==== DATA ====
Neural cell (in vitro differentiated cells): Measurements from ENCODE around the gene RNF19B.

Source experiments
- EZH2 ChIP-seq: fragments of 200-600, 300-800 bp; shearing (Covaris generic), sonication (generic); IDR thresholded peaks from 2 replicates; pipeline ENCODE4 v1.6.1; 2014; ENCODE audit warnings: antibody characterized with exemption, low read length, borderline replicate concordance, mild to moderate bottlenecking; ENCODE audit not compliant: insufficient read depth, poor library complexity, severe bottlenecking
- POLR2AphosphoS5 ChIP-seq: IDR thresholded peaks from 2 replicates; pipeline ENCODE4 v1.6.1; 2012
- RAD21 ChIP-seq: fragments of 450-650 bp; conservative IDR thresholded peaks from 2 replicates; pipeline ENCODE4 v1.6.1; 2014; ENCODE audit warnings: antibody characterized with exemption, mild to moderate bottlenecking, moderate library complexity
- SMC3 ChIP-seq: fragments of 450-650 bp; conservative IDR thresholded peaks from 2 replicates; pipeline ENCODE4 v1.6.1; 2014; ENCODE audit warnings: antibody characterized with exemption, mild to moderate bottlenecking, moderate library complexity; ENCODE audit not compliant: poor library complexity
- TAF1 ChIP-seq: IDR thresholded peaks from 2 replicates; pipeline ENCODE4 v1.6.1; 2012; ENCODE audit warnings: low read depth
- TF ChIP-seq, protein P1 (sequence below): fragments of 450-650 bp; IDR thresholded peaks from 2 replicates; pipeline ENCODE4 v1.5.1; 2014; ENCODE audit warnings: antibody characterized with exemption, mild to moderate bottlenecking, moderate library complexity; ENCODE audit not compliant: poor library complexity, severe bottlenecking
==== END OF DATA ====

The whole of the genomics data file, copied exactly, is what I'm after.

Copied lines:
Neural cell (in vitro differentiated cells): Measurements from ENCODE around the gene RNF19B.

Source experiments
- EZH2 ChIP-seq: fragments of 200-600, 300-800 bp; shearing (Covaris generic), sonication (generic); IDR thresholded peaks from 2 replicates; pipeline ENCODE4 v1.6.1; 2014; ENCODE audit warnings: antibody characterized with exemption, low read length, borderline replicate concordance, mild to moderate bottlenecking; ENCODE audit not compliant: insufficient read depth, poor library complexity, severe bottlenecking
- POLR2AphosphoS5 ChIP-seq: IDR thresholded peaks from 2 replicates; pipeline ENCODE4 v1.6.1; 2012
- RAD21 ChIP-seq: fragments of 450-650 bp; conservative IDR thresholded peaks from 2 replicates; pipeline ENCODE4 v1.6.1; 2014; ENCODE audit warnings: antibody characterized with exemption, mild to moderate bottlenecking, moderate library complexity
- SMC3 ChIP-seq: fragments of 450-650 bp; conservative IDR thresholded peaks from 2 replicates; pipeline ENCODE4 v1.6.1; 2014; ENCODE audit warnings: antibody characterized with exemption, mild to moderate bottlenecking, moderate library complexity; ENCODE audit not compliant: poor library complexity
- TAF1 ChIP-seq: IDR thresholded peaks from 2 replicates; pipeline ENCODE4 v1.6.1; 2012; ENCODE audit warnings: low read depth
- TF ChIP-seq, protein P1 (sequence below): fragments of 450-650 bp; IDR thresholded peaks from 2 replicates; pipeline ENCODE4 v1.5.1; 2014; ENCODE audit warnings: antibody characterized with exemption, mild to moderate bottlenecking, moderate library complexity; ENCODE audit not compliant: poor library complexity, severe bottlenecking